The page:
5C’s well-meaning and liberal form teacher Hedges (John Alderton) has his work cut out convincing senior teaching staff, head teacher Mr. Cromwell (Noel Howlett) and Deputy Doris Ewell (Joan Sanderson) that his form won’t cock around too much in rural Woodbridge. A planned year group trip to the Woodbridge Rural Centre is approaching and the kids are keen to go, to the extent where they’ll fake parental signatures to secure a seat on a Jack Crump coach but the problem is, as regular watchers of the series know, they’re right little ‘erberts and the question remains, can they be trusted?
Hedges, (or ‘chief’) whose crowd control solely consists of shouting quite a lot, falls in love on the trip with a woman who gives the young black kid (none other than Brinsley Forde, soon-to-be lead singer in the reggae group Aswad) in the class a lift after he tells her Hedges has thrown him off the coach for being black. Hedges has yet more work cut out convincing her that he’s no racist, but eventually she sees him for the sweetie he is. Religion and Hedges obsessed Maureen (Liz Gebhardt) isn’t too pleased meanwhile but Maureen in turn is the object of lust by a young gypsy kid they befriend, credibly called, erm, Nobbler.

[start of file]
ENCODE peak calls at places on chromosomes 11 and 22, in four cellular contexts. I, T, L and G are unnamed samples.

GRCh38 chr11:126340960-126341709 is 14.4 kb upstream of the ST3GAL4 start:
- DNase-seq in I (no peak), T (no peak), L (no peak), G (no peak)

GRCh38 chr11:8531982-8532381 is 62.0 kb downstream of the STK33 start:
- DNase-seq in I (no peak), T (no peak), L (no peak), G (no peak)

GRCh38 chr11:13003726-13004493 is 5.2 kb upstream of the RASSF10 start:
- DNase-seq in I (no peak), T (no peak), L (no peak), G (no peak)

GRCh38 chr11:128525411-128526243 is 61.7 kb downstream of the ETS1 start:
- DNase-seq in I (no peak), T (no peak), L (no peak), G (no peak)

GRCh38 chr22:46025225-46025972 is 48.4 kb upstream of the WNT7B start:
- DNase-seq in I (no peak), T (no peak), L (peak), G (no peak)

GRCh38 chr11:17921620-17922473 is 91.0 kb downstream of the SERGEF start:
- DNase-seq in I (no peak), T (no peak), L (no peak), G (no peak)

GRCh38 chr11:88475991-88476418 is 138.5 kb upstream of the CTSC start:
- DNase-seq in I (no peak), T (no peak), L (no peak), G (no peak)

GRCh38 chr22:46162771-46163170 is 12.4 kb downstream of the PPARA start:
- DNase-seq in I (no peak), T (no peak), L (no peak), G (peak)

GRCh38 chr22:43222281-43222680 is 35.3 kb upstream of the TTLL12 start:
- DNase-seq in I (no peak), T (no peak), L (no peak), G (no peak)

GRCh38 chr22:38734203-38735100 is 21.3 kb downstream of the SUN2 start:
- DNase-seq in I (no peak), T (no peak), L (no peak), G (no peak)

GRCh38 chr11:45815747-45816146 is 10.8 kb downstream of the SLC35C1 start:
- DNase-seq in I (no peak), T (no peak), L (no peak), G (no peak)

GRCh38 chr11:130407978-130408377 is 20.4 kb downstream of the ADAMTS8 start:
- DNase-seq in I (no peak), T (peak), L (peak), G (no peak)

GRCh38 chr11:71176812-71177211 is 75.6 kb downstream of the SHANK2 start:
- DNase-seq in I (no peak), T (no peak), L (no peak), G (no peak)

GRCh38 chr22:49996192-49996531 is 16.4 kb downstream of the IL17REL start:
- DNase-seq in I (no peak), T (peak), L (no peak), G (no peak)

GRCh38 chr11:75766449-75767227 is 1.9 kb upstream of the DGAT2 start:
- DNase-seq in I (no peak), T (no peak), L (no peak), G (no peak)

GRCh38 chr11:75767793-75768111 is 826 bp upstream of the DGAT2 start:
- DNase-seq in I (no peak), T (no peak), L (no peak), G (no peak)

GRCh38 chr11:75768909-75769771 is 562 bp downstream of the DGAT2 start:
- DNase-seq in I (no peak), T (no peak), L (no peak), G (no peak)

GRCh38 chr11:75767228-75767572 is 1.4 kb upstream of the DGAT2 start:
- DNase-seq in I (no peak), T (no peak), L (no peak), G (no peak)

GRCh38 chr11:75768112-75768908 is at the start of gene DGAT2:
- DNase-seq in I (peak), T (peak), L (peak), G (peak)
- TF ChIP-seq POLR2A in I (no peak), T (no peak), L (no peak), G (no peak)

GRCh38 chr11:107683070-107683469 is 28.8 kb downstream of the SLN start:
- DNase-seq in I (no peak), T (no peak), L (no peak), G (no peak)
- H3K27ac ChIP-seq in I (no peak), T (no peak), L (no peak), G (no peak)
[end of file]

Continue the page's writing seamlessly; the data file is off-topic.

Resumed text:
The pleasure in watching the film comes with innocent sneaking-out-of-the-room-after-dark japes and genial piss-taking about other classmate’s attempts at creativity. During an outdoor art lesson: ‘Hur hur, double cubist that is mate!’ And in an al fresco ballet class: ‘Oh look, ‘ere comes the Bolshy Ballet’… and all to the soundtrack of Cilla’s La La La Lu.